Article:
It is against this background that being influenced by public administration and; gender and development theoretical frameworks while emphasising on accountability and results oriented management and gender mainstreaming in strategic systems and processes, a set of recommendations are drawn. Recommendations for improvement are based on best practice approaches in advancing gender equality that have worked in other countries, which can then be adapted and adopted in the Malawian context. These include mainstreaming of gender in strategic planning, increased and improved accountability, use of incentives and harmonizing legislative frameworks and policies have been advocated in this essay in order to ensure consistent and effective implementation and progress towards gender equality.

 

Nadia Shoka

 Nadia N. S. Shoka (Palestine)

Gender-responsive Strategies for Enhancing School Staff Capacity: A Pilot Project for Nine Co-educational UNRWA Schools in West Bank, Palestine

This project aims to promote gender equality in schools run by the United Nation Relief and Work Agency (UNRWA) in the West Bank – Palestine. This will be done through a gender sensitive and responsive in-service teaching training program for schools personnel. The training program with its follow up measures aims to combat and reduce gender bias that is embedded in textbooks as well as teaching methods and style. The project aims to enable teachers to appreciate gender issues embedded in culture and teaching practices as well as responding to different learning and developmental needs of boys and girls in an inclusive manner. The program will provide the staff with skills and competences to address gender issues and to deal with them in order to work toward achieving gender equality in UNRWA schools. The project intends to pilot the staff of nine co-educated schools run by UNRWA which are distributed in its three operational areas in Palestine: Jerusalem, Nablus and Hebron.

 

Shaista de Araújo

Shaista Serena Costa Jose de Araújo (Mozambique)

Violence Against Women and Girls in Public Spaces in Maputo City: The Case of the Luis Cabral Neighbourhood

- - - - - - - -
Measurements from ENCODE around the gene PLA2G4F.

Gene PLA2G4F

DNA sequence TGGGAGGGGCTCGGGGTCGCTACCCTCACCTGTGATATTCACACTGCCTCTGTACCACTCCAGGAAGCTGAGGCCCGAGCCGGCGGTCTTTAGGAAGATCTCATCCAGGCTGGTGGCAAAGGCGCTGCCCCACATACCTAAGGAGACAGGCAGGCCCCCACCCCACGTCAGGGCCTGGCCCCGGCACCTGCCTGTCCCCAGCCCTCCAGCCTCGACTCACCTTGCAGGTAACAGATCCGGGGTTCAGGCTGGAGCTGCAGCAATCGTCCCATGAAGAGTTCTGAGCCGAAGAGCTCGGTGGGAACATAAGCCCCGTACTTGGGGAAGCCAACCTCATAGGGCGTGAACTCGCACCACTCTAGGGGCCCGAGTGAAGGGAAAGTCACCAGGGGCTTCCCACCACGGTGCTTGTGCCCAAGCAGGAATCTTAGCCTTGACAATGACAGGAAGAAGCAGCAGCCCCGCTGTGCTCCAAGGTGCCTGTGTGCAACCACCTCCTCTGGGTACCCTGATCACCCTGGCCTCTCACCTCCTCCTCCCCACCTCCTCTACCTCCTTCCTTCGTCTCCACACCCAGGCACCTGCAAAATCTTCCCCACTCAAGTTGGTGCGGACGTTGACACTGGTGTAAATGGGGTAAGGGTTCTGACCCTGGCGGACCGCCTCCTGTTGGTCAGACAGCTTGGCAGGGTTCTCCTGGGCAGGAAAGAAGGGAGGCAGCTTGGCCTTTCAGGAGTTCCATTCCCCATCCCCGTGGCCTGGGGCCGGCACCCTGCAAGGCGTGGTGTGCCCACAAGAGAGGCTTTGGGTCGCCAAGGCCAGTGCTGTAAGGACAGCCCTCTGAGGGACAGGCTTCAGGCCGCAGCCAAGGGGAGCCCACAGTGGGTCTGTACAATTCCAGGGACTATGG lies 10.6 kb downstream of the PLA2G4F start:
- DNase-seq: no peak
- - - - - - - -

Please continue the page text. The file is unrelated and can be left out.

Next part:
This project is a proposal to decrease violence against women and girls, a prominent problem in Mozambique. It focuses mainly on violence that occurs in public spaces, and emphasizes the fact that violence against women and girls is invisible in national laws and is not being addressed by the majority of Civil Society Organizations that work on women´s rights issues.
This “invisibility” does not allow for the identification of specific measures to solve this problem. Therefore the project is innovative as it intends to produce results to change the context on the ground trough a project in one of Maputo city’s neighbourhood – Luis Cabral.
A multi-sector partnership with a range of crucial stakeholders, such as the police, justice sector, social action groups, the health sector, municipal authorities, local communities, women and girls’ grassroots organizations, media and the private sector, will be key actors in achieving good results. The project will challenge social and cultural norms based in patriarchal values that discriminate against women and girls while reinforcing male superiority. Considering the capacity of international programmes and projects, it intends to identify the local roots of the problem and address them, with a strong participation of the local community, including women, girls, men and boys. Male engagement in the project will be an important strategy to change discriminatory values and beliefs in order to promote effective behavioural changes and achieve the desired social changes. Based on this initial experience, the project intends in the long term to spread to other neighbourhoods in Maputo city, and other provinces in Mozambique that are experiencing similar problems.

 

Tony Bero

Tony H. M. Bero (Palestine)

Strengthening GBV Preparedness and Prevention in Emergency Situations in Seven UNRWA Refugee Camps in the North Area of West Bank, Palestine

In this project proposal, United Nation Relief and Work Agency (UNRWA) West Bank Field will tackle the issue of gender based violence (GBV) within the refugee populations through a multi-sectorial approach. The overall development goal of the project is to contribute to the reduction of GBV within the Palestinian communities in West Bank, Palestine, and the main goal is to strengthen GBV preparedness and prevention in emergency situations. The three main objectives of this project are (i) to strengthen organizational capacity to address GBV in the context of emergency preparedness; (ii) to develop result based framework (system) for GBV prevention/mitigation processes in emergencies; and (iii) to strengthen participation of target communities and beneficiaries in GBV prevention processes.